Starting the Plants

The growing system to which the lettuce seedlings will be transplanted determines what method of sowing is best. Substrates used include: rockwool cubes, Oasis cubes, and multipacks (celled trays) with a peatlite or vermiculite medium. The rockwool and Oasis cubes are available in dimensions of 1” x 1” x 1 1⁄2” and are held together in multicubes to fit a standard 10 1⁄2” x 21” flat or mesh tray (photo 5). The rockwool cubes come as 200 per sheet and the Oasis cubes as 162 per sheet.




The small size of lettuce seed makes it difficult to sow by hand. To make this task easier you may purchase “pelletized” lettuce seed. It is more expensive, but is a lot easier to sow. Each seed is encapsulated in an inert clay-like material making it about 1/8” in diameter. This encapsulation not only makes sowing easier, but permits it to be done with automatic seeders. The clay coating also retains moisture and therefore reduces any potential desiccation should an irrigation cycle be missed.


If you have thousands of seeds to sow daily you must go to an automatic seeding system which would include the use of a vacuum seeder that will sow an entire tray in a number of seconds. Such an automatic seeder is the “Vandana Tubeless Seeder” by Growing Systems, Inc. (Photo 6).



Templates for the seeder are available that match the number of cells in a growing tray or cubes in a multicube sheet. The company can also make custom templates to fit numerous tray configurations.



Lettuce seed loses viability quickly with age, so be careful that all seed is dated. The seed must be stored in a refrigerator providing a cold, dry atmosphere. Under such conditions it can be stored for up to 6 months or longer. You can easily test its viability by placing 100 seeds between wet paper towels, place them at 65 F and count the seeds that germinate after 48 hours. This number that germinated divided by 100 will give you the percentage viability. Pelletized seed is more expensive than raw seed and does not keep as long, do no not purchase more than you can use within 6 months. Check the germination percentage on the package of seeds and use the germination test described above to determine how much overseeding is needed. For example, if the seed was tested as 90% germination, them you must overseed by 100/90 = 1.1 times.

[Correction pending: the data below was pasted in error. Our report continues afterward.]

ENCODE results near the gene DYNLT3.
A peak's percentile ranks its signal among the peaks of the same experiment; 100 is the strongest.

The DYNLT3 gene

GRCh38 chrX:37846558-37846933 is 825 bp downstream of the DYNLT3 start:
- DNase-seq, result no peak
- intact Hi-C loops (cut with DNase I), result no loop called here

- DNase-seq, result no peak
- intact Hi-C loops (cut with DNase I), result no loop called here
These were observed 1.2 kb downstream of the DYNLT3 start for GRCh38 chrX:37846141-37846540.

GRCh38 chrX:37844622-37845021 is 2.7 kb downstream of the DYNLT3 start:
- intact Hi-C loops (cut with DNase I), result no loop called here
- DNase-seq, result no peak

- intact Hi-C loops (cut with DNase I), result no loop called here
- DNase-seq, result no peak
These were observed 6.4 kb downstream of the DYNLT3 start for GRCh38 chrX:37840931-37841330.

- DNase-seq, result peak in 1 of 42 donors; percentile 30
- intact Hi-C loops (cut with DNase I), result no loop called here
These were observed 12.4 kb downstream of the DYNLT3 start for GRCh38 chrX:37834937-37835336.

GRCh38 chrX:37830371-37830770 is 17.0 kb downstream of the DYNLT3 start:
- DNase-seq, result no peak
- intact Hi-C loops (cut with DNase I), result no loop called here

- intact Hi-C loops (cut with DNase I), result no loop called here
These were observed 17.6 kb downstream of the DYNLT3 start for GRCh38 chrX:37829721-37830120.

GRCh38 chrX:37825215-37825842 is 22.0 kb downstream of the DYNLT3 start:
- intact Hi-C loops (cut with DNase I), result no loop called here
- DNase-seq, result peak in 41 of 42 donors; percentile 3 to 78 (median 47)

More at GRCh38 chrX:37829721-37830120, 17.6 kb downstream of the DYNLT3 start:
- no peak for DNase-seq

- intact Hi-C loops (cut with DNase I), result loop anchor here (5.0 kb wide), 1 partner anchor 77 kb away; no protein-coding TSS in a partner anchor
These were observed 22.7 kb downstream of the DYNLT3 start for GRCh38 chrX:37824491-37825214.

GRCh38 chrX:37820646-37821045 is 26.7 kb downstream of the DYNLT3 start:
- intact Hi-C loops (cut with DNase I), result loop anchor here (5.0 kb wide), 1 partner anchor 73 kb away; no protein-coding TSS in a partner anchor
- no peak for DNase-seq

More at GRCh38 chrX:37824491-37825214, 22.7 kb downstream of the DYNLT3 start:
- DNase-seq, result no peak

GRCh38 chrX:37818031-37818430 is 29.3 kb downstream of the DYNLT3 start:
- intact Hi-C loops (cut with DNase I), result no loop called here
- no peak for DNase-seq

If you use vermiculite or perlite in multi-celled trays, sow the seeds first then moisten the substrate. However, if you use a peatlite medium you must moisten it before putting it into the trays, or it will retain dry pockets that will reduce germination. In most cases you will use rockwool or Oasis cubes. They also must be thoroughly soaked with a dilute nutrient solution of 0.5mS EC prior to sowing. For rockwool, use a pH of 5.2-5.4 to lower the pH of the rockwool that initially is 7.5 or greater. After germination use a solution of EC 1.5 mS.


Lettuce requires cool temperatures to germinate. The seeded trays or cubes can be stacked and placed in a cooler at a temperature of 40 F (4.5 C). for 1 to 2 days to allow imbibition and initiation of germination. Once the seeds crack and begin to grow, immediately place them in the greenhouse at temperatures between 60 and 65 F (15~18 C).



Keep the seedlings at temperatures from 64 to 70 F (18 – 21 C) during the day and 55 to 61 F (13 to 16 C) at night in the greenhouse. Carbon dioxide enrichment should be maintained at 1000 ppm during the day. The optimum pH of the nutrient solution is between 5.5 and 6.0 and the EC should be from 1.0 to 2.3 mS depending upon the light. Lower the EC during bright, sunny days. Maintain relative humidity (RH) from 60 to 80 percent. In northerly latitudes during the winter months supplementary artificial lighting is applied for 14 to 16 hours during cloudy days and to extend the day length. In high solar light regions sunlight can be reduced in the seedling area of the greenhouse by a 35% to 40% shade curtain. High temperatures can cause burn on the tips and margins of the leaves (tip burn). As mentioned earlier some varieties have resistance to tip burn.